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can stay here always and be my little girl. It all rests with you."

"I can't stay," she sobbed. "I can't!"

"And that is what made you so sad once or twice?" he asked, with a
double eagerness.

She made no reply.

"Oh!" he said, passionately, "give me your confidence, Blanche. You are
the only breathing thing that I love."

"If I could I would," she said. "But I don't know - not quite."

"How much do you know?"

But she sobbed again and would not answer. He dared not risk too much.
After all, the physical barrier between the past and the present was
very young.

"Well, well, then, we will talk about the other matter. I will not
pretend to disguise the fact that your mother is distressed at the idea
of parting from you, and thinks it would be as sad for your brothers
and sisters, whom she says you influence for their good. Do you think
that you do?"


"How do you know this?"

"Do you know why you know everything?"

"No, my dear, and I have great respect for your instincts. But your
sisters and brothers are now old enough to take care of themselves. They
must be of poor stuff if they cannot live properly without the aid of a
child. Moreover, they will be marrying soon. That will also mean that
your mother will have many little grandchildren to console her for your
loss. I will be the one bereft, if you leave me. I am the only one who
really needs you. I don't say I will go to the bad, as you may have very
foolishly persuaded yourself your family will do without you, but I
trust to your instincts to make you realize how unhappy, how
inconsolable I shall be. I shall be the loneliest man on earth!"

She rubbed her face deeper into his flannels, and tightened her embrace.
"Can't you come, too?" she asked.

"No; you must live with me wholly or not at all. Your people are not my
people, their ways are not my ways. We should not get along. And if you
lived with me over there you might as well stay here, for your
influence over them would be quite as removed. Moreover, if they are of
the right stuff, the memory of you will be quite as potent for good as
your actual presence."

"Not unless I died."

Again something within him trembled. "Do you believe you are going to
die young?" he blurted out.

But she would not answer.

He entered the nursery abruptly the next day and found her packing her
dolls. When she saw him, she sat down and began to weep hopelessly. He
knew then that his fate was sealed. And when, a year later, he received
her last little scrawl, he was almost glad that she went when she did.


The Striding Place

Weigall, continental and detached, tired early of grouse-shooting. To
stand propped against a sod fence while his host's workmen routed up the
birds with long poles and drove them towards the waiting guns, made him
feel himself a parody on the ancestors who had roamed the moors and
forests of this West Riding of Yorkshire in hot pursuit of game worth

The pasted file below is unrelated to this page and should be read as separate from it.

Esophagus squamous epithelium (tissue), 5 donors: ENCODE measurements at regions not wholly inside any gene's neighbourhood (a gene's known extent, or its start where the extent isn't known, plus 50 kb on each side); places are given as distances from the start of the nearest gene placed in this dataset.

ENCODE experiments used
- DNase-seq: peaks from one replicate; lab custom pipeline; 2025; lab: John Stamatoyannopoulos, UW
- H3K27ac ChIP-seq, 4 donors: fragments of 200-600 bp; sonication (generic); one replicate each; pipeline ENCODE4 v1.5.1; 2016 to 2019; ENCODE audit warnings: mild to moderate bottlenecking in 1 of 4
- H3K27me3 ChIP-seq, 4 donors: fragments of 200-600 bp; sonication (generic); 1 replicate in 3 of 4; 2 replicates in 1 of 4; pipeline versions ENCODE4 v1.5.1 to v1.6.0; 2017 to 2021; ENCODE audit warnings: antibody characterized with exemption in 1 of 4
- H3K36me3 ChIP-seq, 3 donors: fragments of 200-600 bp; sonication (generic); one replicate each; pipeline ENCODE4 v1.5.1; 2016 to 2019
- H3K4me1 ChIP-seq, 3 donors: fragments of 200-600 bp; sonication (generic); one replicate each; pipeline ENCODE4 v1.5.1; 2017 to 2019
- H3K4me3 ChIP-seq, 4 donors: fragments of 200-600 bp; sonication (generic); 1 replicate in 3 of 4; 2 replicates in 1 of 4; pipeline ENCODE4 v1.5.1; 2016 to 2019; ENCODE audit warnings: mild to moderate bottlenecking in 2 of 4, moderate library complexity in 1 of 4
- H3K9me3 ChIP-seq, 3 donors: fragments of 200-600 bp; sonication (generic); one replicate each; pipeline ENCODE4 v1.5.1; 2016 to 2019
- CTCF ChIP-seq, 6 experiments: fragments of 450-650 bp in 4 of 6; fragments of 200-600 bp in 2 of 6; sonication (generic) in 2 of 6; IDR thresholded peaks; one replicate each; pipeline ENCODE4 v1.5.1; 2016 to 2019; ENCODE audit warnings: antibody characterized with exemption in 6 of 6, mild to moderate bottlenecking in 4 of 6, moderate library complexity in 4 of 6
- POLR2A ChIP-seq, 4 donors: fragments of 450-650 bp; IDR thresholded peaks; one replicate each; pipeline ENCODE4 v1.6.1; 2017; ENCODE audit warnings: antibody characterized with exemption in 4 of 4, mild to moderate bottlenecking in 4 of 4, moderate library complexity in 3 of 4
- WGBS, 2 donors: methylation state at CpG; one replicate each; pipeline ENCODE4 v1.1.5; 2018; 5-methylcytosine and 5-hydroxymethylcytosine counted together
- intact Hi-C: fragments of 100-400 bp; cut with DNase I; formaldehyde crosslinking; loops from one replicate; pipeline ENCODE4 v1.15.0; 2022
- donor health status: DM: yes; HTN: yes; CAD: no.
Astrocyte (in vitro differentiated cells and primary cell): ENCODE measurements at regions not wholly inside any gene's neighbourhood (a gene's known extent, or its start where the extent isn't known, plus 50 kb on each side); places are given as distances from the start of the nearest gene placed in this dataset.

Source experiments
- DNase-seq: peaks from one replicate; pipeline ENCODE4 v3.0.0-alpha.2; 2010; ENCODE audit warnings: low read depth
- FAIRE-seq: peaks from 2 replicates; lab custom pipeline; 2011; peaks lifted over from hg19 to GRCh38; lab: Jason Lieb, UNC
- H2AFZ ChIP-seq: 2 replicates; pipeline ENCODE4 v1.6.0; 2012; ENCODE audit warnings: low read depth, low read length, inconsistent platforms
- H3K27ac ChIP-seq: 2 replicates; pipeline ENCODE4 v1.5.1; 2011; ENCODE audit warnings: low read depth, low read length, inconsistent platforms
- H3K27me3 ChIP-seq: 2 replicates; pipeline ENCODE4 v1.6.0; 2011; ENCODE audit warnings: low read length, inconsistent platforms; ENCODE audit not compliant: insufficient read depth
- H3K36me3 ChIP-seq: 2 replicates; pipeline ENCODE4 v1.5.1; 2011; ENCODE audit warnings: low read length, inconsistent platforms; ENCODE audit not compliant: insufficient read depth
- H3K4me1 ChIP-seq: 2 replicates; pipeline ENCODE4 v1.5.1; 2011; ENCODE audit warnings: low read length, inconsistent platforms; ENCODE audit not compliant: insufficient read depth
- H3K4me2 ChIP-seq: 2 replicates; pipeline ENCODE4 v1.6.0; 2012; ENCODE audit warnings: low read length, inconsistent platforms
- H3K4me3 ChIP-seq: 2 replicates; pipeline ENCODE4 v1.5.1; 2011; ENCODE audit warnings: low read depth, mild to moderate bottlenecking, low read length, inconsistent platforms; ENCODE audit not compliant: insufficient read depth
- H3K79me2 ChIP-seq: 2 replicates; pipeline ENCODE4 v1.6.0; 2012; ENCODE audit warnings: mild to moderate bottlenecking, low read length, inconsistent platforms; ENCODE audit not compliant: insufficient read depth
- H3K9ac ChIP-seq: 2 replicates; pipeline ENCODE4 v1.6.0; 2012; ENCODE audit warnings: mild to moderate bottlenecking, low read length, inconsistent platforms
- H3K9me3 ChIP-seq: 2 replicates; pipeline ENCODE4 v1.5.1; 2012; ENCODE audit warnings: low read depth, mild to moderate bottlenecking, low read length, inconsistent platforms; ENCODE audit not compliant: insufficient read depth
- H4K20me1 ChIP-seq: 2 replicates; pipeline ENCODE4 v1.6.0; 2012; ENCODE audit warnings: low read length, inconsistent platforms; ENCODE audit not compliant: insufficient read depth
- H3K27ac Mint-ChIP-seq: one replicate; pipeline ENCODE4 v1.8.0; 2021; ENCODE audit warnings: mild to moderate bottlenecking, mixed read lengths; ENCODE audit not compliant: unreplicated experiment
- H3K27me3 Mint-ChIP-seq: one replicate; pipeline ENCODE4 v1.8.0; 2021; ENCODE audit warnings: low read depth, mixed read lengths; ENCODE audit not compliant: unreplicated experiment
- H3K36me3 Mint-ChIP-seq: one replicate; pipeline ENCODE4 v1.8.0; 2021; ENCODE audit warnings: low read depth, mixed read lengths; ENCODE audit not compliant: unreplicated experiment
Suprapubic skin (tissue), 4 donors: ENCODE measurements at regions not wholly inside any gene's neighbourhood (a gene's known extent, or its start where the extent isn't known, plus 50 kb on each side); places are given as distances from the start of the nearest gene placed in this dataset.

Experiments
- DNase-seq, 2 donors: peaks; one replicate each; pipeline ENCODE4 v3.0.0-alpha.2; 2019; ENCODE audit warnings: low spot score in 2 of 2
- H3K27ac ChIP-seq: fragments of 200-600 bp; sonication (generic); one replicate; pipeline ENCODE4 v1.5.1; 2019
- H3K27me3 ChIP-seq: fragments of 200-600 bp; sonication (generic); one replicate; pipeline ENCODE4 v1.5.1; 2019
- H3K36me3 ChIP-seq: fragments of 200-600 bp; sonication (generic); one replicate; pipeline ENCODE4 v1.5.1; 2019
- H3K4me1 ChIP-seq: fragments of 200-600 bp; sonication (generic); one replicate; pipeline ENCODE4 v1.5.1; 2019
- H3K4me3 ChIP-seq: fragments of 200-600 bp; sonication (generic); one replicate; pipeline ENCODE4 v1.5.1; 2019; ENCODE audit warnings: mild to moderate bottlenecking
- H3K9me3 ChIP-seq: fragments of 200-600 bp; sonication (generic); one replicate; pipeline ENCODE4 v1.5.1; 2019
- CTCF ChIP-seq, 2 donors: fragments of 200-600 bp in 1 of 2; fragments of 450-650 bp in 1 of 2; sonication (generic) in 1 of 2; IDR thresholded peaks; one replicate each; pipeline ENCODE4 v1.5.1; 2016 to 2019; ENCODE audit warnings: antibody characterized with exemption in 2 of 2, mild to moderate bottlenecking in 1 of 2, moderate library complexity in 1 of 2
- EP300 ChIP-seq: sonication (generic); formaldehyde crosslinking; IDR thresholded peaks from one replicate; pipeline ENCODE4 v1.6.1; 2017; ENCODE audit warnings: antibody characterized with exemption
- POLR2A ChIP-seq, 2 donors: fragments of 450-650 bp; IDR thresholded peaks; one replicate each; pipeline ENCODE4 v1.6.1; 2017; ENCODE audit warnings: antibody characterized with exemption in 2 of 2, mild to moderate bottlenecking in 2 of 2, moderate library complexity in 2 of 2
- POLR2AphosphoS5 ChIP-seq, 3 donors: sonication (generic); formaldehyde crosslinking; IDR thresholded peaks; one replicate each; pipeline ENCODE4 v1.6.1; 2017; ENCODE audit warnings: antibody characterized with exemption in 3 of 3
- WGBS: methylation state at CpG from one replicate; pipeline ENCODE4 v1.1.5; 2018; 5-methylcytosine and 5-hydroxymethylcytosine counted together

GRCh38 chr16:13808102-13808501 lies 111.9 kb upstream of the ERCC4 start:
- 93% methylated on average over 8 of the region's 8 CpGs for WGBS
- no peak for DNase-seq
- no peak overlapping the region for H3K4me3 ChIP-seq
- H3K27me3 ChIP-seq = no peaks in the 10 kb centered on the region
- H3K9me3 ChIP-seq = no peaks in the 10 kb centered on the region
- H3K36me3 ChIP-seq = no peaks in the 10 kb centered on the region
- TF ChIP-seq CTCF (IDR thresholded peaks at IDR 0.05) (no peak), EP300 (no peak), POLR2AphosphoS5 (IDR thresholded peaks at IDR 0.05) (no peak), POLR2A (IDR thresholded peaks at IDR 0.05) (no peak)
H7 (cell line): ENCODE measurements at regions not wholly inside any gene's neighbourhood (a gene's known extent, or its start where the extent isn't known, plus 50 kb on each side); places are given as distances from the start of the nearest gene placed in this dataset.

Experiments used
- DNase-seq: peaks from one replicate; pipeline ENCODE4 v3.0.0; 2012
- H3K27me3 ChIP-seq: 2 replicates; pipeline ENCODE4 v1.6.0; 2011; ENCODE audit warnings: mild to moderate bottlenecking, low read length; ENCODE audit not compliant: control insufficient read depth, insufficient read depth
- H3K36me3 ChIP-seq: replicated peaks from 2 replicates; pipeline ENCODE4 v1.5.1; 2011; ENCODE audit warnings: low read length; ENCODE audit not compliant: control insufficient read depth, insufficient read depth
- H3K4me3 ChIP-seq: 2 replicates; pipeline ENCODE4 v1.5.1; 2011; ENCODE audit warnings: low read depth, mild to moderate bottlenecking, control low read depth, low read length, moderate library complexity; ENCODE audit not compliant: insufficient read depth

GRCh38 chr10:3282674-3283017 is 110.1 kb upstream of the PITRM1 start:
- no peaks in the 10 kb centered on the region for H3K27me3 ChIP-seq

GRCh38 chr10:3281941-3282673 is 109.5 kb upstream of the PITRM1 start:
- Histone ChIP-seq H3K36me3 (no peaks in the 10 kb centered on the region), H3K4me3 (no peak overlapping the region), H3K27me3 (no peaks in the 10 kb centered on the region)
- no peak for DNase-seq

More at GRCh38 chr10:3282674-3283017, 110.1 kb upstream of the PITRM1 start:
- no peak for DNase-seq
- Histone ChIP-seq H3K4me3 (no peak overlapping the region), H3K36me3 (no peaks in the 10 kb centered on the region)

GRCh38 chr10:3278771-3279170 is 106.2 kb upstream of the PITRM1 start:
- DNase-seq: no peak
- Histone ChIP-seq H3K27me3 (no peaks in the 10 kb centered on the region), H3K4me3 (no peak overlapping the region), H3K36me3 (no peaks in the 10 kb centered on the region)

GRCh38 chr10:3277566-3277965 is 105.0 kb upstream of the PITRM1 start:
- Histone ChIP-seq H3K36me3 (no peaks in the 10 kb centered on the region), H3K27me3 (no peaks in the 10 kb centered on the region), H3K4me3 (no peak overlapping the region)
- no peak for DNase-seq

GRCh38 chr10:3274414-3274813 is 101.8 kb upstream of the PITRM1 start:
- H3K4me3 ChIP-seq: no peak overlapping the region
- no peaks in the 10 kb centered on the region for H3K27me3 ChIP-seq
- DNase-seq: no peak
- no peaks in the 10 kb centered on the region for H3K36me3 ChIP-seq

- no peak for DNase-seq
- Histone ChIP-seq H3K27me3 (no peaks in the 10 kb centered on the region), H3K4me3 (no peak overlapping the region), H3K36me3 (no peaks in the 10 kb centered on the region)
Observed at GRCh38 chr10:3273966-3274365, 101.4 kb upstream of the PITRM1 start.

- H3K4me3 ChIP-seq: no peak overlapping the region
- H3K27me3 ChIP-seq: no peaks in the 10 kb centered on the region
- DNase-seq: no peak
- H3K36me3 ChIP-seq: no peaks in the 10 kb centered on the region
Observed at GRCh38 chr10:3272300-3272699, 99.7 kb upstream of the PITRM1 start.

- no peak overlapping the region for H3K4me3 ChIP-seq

the killing. But when in England in August he always accepted whatever
proffered for the season, and invited his host to shoot pheasants on his
estates in the South. The amusements of life, he argued, should be
accepted with the same philosophy as its ills.

It had been a bad day. A heavy rain had made the moor so spongy that it
fairly sprang beneath the feet. Whether or not the grouse had haunts of
their own, wherein they were immune from rheumatism, the bag had been
small. The women, too, were an unusually dull lot, with the exception of
a new-minded _débutante_ who bothered Weigall at dinner by demanding the
verbal restoration of the vague paintings on the vaulted roof above

But it was no one of these things that sat on Weigall's mind as, when
the other men went up to bed, he let himself out of the castle and
sauntered down to the river. His intimate friend, the companion of his
boyhood, the chum of his college days, his fellow-traveller in many
lands, the man for whom he possessed stronger affection than for all
men, had mysteriously disappeared two days ago, and his track might have
sprung to the upper air for all trace he had left behind him. He had
been a guest on the adjoining estate during the past week, shooting with
the fervor of the true sportsman, making love in the intervals to
Adeline Cavan, and apparently in the best of spirits. As far as was
known there was nothing to lower his mental mercury, for his rent-roll
was a large one, Miss Cavan blushed whenever he looked at her, and,
being one of the best shots in England, he was never happier than in
August. The suicide theory was preposterous, all agreed, and there was
as little reason to believe him murdered. Nevertheless, he had walked
out of March Abbey two nights ago without hat or overcoat, and had not
been seen since.

The country was being patrolled night and day. A hundred keepers and
workmen were beating the woods and poking the bogs on the moors, but as